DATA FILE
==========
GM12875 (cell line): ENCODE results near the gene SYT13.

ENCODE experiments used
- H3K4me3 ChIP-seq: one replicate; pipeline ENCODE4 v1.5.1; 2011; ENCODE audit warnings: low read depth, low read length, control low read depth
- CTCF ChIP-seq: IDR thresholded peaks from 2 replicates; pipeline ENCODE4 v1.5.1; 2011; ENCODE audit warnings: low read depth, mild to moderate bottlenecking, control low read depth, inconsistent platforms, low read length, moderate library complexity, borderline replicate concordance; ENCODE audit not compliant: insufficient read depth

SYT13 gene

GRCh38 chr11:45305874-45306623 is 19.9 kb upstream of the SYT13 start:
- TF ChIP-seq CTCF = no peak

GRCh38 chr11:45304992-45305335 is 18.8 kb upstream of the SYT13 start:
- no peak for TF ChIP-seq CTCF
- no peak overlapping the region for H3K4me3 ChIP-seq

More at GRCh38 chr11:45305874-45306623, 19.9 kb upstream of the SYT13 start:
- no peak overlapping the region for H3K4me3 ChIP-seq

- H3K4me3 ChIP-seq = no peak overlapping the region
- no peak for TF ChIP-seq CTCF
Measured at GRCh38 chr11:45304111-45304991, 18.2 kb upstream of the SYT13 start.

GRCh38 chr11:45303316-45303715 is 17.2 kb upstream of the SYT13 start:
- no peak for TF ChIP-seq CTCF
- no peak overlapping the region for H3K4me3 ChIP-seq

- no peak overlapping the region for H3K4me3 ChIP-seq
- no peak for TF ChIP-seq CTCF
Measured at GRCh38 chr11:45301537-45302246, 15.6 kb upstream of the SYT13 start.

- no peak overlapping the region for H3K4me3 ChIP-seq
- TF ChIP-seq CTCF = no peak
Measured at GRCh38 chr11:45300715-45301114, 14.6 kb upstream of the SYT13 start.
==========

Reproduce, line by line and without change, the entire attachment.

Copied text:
GM12875 (cell line): ENCODE results near the gene SYT13.

ENCODE experiments used
- H3K4me3 ChIP-seq: one replicate; pipeline ENCODE4 v1.5.1; 2011; ENCODE audit warnings: low read depth, low read length, control low read depth
- CTCF ChIP-seq: IDR thresholded peaks from 2 replicates; pipeline ENCODE4 v1.5.1; 2011; ENCODE audit warnings: low read depth, mild to moderate bottlenecking, control low read depth, inconsistent platforms, low read length, moderate library complexity, borderline replicate concordance; ENCODE audit not compliant: insufficient read depth

SYT13 gene

GRCh38 chr11:45305874-45306623 is 19.9 kb upstream of the SYT13 start:
- TF ChIP-seq CTCF = no peak

GRCh38 chr11:45304992-45305335 is 18.8 kb upstream of the SYT13 start:
- no peak for TF ChIP-seq CTCF
- no peak overlapping the region for H3K4me3 ChIP-seq

More at GRCh38 chr11:45305874-45306623, 19.9 kb upstream of the SYT13 start:
- no peak overlapping the region for H3K4me3 ChIP-seq

- H3K4me3 ChIP-seq = no peak overlapping the region
- no peak for TF ChIP-seq CTCF
Measured at GRCh38 chr11:45304111-45304991, 18.2 kb upstream of the SYT13 start.

GRCh38 chr11:45303316-45303715 is 17.2 kb upstream of the SYT13 start:
- no peak for TF ChIP-seq CTCF
- no peak overlapping the region for H3K4me3 ChIP-seq

- no peak overlapping the region for H3K4me3 ChIP-seq
- no peak for TF ChIP-seq CTCF
Measured at GRCh38 chr11:45301537-45302246, 15.6 kb upstream of the SYT13 start.

- no peak overlapping the region for H3K4me3 ChIP-seq
- TF ChIP-seq CTCF = no peak
Measured at GRCh38 chr11:45300715-45301114, 14.6 kb upstream of the SYT13 start.